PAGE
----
‘Weak and unacceptable’: RSPCA condemns proposed backflip in live export regulation

The RSPCA has issued a grave warning to the federal government and live export industry today, after plans for new industry regulations were released that reveal a proposed backflip on animal welfare safeguards introduced earlier in the year.

Upon review of the Department’s Policy Options Paper, it is abundantly clear the only realistic option (Option 3) is a significant backwards stumble, involving the removal of the prohibition period for live sheep exports during the highest risk months of the year – a dangerous outcome that the RSPCA believes is completely unacceptable.

The RSPCA is further seriously concerned that the revised heat stress model - a fundamental component of the regulatory reforms proposed over the past 18 months recommended by the McCarthy Review, the Moss Review, and the Heat Stress Risk Assessment Review – is missing from three of the four options.

The live sheep trade is under greater scrutiny than ever before, and over a year and a half since the notorious Awassi Express footage was exposed, that shows no signs of subsiding.

For the community to have any confidence, the government must show it is willing and able to effectively regulate this trade, and it must base its decisions on science and evidence – rather than trusting the live exporters that have consistently and recklessly proven they are unworthy of that trust.

This is not the time for the government to weaken existing standards, nor to shy away from the (very moderate) reforms that have been put in place, in response to a litany of disastrous voyages.

For its part, the live export industry must stop resisting the very basic animal welfare improvements that it claims to be committed to.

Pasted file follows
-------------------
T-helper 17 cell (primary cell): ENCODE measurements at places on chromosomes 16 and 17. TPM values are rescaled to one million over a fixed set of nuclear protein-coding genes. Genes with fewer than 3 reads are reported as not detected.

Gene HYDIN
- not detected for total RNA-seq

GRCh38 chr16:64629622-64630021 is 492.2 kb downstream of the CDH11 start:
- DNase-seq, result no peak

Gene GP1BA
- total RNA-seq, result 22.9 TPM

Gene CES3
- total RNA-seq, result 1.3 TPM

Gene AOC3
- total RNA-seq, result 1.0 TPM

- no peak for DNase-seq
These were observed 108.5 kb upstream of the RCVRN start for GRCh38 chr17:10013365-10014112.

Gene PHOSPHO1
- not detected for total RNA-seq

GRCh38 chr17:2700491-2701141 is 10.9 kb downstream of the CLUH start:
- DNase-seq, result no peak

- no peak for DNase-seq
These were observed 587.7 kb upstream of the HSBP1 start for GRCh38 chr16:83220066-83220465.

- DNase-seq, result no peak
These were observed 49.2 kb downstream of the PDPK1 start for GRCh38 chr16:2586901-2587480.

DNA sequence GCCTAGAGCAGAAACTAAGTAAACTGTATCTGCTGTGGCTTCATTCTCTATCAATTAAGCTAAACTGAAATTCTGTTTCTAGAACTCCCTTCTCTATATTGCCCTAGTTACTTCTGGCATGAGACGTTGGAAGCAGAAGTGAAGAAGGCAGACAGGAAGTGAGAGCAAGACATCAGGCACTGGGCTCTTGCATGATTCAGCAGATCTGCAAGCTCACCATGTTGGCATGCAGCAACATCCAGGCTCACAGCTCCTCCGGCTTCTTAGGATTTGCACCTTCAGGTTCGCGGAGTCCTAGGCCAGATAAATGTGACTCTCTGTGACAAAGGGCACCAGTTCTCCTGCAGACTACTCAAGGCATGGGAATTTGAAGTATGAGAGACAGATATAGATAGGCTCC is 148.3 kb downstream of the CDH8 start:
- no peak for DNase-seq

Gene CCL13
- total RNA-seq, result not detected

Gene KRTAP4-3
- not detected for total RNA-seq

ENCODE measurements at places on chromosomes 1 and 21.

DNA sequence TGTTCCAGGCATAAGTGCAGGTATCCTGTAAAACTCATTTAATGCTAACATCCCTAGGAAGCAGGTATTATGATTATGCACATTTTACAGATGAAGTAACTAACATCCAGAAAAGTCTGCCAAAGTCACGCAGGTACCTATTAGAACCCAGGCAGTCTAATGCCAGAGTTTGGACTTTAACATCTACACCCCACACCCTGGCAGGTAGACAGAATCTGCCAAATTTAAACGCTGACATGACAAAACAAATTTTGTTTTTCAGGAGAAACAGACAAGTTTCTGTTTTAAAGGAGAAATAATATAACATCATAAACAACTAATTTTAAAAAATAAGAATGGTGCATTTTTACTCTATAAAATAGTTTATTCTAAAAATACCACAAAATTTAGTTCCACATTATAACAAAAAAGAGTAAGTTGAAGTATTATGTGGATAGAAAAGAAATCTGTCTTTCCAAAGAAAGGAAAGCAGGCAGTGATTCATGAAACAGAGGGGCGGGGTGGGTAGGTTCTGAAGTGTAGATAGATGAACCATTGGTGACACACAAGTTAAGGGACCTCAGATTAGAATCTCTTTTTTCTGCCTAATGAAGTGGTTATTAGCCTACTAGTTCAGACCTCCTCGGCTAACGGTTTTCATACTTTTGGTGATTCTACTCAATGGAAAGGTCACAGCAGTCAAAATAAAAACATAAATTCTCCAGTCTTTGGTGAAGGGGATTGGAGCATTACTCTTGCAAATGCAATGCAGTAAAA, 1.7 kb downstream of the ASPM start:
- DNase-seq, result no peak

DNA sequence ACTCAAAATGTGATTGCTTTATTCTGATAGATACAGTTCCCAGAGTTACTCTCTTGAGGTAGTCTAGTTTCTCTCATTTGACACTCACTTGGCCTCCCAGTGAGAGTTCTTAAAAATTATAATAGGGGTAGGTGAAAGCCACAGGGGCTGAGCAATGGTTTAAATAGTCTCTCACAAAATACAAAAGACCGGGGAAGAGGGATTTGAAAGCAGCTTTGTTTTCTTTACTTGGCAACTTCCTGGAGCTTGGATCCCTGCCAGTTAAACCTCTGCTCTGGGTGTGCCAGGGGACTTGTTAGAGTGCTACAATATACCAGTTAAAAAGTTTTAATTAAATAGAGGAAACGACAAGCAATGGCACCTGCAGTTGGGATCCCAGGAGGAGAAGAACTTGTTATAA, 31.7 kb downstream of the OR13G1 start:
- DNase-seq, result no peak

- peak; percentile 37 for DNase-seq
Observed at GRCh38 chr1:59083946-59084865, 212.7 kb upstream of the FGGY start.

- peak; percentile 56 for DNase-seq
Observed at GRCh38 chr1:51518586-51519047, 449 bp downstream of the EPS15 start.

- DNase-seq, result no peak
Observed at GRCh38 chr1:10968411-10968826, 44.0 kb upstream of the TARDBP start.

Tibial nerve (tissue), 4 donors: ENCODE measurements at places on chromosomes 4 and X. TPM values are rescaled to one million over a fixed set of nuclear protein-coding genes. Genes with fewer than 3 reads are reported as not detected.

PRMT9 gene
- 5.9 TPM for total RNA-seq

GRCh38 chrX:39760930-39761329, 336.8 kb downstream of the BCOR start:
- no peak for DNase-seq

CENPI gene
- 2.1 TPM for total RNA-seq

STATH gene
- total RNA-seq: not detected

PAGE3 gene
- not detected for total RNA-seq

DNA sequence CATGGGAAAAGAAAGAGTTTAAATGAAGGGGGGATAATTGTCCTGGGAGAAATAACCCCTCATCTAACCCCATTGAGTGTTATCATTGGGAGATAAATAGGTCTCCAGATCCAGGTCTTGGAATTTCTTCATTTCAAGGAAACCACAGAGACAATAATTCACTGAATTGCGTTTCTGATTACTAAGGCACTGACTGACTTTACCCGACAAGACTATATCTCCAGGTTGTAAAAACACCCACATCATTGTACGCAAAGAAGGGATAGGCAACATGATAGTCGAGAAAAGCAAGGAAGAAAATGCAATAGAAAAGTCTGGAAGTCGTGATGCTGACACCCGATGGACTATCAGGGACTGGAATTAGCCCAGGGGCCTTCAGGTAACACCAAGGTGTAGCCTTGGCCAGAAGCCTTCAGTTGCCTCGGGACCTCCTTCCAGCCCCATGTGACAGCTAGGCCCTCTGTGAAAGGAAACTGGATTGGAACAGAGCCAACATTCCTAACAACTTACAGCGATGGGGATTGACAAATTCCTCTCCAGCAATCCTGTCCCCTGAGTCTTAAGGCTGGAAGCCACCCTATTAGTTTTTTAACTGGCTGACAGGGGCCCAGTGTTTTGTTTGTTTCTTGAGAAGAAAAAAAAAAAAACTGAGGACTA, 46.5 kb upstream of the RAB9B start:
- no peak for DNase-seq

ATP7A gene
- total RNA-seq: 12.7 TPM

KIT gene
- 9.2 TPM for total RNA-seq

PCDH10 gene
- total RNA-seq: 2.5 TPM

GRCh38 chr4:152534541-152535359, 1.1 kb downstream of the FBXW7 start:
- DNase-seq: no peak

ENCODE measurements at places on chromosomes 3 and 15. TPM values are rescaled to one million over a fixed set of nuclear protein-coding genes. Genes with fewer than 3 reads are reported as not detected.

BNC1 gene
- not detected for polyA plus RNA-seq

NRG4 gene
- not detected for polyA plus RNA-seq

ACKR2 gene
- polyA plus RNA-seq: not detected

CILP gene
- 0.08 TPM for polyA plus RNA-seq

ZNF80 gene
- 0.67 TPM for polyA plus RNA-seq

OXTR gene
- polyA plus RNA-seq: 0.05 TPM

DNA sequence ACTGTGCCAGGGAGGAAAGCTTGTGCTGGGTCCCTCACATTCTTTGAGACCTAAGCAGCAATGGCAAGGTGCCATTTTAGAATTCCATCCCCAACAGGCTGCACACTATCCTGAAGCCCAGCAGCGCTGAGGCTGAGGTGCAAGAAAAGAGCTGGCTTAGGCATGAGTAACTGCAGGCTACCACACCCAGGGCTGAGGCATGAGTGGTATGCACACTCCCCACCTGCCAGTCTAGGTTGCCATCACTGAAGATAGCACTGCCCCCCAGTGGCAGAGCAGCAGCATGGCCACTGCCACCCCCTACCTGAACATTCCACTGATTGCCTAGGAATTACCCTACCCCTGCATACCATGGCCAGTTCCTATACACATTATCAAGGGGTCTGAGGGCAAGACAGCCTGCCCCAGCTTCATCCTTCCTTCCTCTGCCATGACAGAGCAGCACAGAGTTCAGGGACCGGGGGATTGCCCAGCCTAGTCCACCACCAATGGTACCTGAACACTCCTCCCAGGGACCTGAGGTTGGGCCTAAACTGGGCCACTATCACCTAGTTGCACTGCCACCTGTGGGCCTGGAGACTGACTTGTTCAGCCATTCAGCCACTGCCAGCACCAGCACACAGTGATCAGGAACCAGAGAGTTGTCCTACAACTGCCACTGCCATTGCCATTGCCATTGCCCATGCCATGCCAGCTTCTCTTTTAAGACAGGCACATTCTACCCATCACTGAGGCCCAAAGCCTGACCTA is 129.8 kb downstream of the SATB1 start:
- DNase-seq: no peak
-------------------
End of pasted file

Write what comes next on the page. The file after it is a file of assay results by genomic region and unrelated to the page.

The only viable option to protect the welfare of Australian live exported sheep while the trade continues, is to prohibit the highest risk months of the year – as the Government has started to do this year – and introduce the revised heat stress risk assessment model, which the Government has already committed to doing on multiple occasions.

This is effectively, a combination of Options 2 and 3 and would provide greater certainty to everyone concerned including the community, Government, trading partners, and the industry.

The Australian Government has repeatedly said it will be guided by the science, and the science is crystal clear. Any other course of action is not backed by the science or evidence; and represents a backflip on the government’s previous assurances, as well as an unmitigated failure to act on the community’s concerns.

For background:

The four options presented in the paper are:
1. A three month prohibition but no revised heat stress risk assessment model;
2. A three and a half month prohibition (as per the 2019 regulations) but no revised heat stress risk assessment model;
3. The revised heat stress risk assessment model but no prohibition on the highest risk months;
4. No prohibition and no revised heat stress risk assessment model.

The full Discussion Paper is available online: https://haveyoursay.agriculture.gov.au/middle-east-sheep-exports